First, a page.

(bison.info)Calling Convention


Next: Token Values Up: Lexical

Calling Convention for `yylex'
------------------------------

   The value that `yylex' returns must be the numeric code for the type
of token it has just found, or 0 for end-of-input.

   When a token is referred to in the grammar rules by a name, that name
in the parser file becomes a C macro whose definition is the proper
numeric code for that token type.  So `yylex' can use the name to
indicate that type.  Note: Symbols.

   When a token is referred to in the grammar rules by a character
literal, the numeric code for that character is also the code for the
token type.  So `yylex' can simply return that character code.  The
null character must not be used this way, because its code is zero and
that is what signifies end-of-input.

   Here is an example showing these things:

     int
     yylex (void)
     {
       ...
       if (c == EOF)     /* Detect end of file. */
         return 0;
       ...
       if (c == '+' || c == '-')
         return c;      /* Assume token type for `+' is '+'. */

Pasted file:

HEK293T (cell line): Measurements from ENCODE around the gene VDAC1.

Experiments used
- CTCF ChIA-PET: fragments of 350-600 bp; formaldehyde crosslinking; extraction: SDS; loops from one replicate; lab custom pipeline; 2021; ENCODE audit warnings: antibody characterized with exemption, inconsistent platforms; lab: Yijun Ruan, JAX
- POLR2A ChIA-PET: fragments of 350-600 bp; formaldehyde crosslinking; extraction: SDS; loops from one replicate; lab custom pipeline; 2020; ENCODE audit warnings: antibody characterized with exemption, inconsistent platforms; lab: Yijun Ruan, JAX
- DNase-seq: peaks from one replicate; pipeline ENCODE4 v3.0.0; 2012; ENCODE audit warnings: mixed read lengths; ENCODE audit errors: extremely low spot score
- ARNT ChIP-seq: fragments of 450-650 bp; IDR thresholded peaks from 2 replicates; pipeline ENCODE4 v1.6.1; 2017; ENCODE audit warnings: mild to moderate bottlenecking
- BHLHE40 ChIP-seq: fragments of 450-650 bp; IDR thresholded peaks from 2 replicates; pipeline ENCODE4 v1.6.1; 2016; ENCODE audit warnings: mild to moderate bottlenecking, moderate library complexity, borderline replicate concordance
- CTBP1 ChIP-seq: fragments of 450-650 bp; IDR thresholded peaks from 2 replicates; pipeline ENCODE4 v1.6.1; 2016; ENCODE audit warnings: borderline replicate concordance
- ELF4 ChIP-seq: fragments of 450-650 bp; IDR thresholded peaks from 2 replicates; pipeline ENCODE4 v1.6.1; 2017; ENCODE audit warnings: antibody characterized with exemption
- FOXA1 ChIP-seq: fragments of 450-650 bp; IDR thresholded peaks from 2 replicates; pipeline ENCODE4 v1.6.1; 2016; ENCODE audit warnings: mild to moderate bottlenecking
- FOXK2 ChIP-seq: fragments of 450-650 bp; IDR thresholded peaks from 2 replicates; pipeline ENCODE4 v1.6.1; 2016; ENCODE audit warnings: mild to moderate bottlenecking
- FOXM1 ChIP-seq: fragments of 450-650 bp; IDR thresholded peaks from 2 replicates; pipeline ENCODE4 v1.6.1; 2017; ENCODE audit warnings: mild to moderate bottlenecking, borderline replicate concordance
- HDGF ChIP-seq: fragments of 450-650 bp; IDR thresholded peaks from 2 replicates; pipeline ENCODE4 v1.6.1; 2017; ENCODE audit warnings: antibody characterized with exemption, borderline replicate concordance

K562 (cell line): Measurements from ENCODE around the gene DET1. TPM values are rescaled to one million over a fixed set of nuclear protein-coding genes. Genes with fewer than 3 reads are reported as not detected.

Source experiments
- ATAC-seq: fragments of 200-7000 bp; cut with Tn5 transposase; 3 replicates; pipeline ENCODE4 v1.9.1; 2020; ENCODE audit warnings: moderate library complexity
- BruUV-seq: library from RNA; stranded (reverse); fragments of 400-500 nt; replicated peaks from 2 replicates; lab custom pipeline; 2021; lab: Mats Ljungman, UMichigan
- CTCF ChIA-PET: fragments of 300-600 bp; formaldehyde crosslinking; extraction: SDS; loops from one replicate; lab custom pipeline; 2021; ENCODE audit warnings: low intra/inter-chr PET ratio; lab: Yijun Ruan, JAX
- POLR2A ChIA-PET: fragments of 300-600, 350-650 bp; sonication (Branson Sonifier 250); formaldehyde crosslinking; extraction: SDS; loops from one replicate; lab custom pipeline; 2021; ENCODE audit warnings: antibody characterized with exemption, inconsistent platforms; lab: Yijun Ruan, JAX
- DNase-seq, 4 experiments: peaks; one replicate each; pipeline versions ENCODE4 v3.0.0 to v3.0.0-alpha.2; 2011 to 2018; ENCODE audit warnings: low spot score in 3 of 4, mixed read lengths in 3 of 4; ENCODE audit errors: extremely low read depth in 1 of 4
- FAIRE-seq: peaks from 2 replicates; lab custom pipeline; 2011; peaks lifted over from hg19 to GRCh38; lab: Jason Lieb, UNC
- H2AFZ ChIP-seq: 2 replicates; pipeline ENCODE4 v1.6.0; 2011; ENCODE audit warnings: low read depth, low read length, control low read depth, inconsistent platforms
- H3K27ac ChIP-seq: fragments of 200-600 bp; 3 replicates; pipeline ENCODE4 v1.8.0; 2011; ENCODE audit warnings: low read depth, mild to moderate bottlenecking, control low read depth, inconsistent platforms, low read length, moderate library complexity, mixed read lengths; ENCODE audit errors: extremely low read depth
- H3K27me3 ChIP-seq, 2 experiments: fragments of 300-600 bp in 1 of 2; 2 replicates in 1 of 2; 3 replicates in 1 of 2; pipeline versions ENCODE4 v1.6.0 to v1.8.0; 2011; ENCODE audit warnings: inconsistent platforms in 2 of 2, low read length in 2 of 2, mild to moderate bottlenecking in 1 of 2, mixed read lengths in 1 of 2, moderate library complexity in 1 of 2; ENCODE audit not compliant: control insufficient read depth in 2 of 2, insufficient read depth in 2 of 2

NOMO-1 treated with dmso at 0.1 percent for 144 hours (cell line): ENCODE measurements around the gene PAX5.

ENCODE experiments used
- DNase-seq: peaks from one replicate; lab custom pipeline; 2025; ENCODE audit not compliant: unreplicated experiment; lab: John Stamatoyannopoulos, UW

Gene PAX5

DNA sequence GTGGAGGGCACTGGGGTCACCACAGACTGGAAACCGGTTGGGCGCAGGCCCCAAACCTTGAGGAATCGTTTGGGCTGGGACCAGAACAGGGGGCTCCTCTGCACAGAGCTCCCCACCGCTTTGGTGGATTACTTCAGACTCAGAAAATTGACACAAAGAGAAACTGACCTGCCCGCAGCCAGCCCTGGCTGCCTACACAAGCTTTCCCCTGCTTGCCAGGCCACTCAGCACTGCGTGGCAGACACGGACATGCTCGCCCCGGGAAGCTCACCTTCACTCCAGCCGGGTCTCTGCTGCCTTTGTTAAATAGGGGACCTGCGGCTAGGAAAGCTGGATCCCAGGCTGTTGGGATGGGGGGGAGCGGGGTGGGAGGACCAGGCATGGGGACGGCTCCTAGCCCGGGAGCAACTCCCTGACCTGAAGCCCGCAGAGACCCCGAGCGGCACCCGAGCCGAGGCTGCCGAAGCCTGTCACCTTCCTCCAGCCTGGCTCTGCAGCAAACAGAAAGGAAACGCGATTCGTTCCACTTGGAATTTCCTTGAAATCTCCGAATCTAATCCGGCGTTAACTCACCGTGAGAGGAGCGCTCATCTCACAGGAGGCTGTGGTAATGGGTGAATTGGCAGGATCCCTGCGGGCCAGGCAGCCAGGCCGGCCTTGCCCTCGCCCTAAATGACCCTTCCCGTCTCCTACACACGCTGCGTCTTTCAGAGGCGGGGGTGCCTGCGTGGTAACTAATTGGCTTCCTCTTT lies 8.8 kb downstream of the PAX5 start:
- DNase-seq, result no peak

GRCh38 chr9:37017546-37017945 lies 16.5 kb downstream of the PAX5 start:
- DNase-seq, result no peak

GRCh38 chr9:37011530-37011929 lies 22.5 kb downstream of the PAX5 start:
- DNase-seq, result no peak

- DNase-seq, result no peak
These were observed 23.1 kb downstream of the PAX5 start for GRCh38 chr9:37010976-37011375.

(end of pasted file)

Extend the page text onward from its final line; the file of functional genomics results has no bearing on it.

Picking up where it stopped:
...
       return INT;      /* Return the type of the token. */
       ...
     }

This interface has been designed so that the output from the `lex'
utility can be used without change as the definition of `yylex'.

   If the grammar uses literal string tokens, there are two ways that
`yylex' can determine the token type codes for them:

   * If the grammar defines symbolic token names as aliases for the
     literal string tokens, `yylex' can use these symbolic names like
     all others.  In this case, the use of the literal string tokens in
     the grammar file has no effect on `yylex'.

   * `yylex' can find the multicharacter token in the `yytname' table.
     The index of the token in the table is the token type's code.  The
     name of a multicharacter token is recorded in `yytname' with a
     double-quote, the token's characters, and another double-quote.
     The token's characters are not escaped in any way; they appear
     verbatim in the contents of the string in the table.

     Here's code for looking up a token in `yytname', assuming that the
     characters of the token are stored in `token_buffer'.

          for (i = 0; i < YYNTOKENS; i++)
            {
              if (yytname[i] != 0
                  && yytname[i][0] == '"'
                  && strncmp (yytname[i] + 1, token_buffer,
                              strlen (token_buffer))
                  && yytname[i][strlen (token_buffer) + 1] == '"'
                  && yytname[i][strlen (token_buffer) + 2] == 0)
                break;
            }

     The `yytname' table is generated only if you use the
     `%token_table' declaration.  Note: Decl Summary.


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Dirfile and infopages generated Sat Dec 3 02:07:54 2005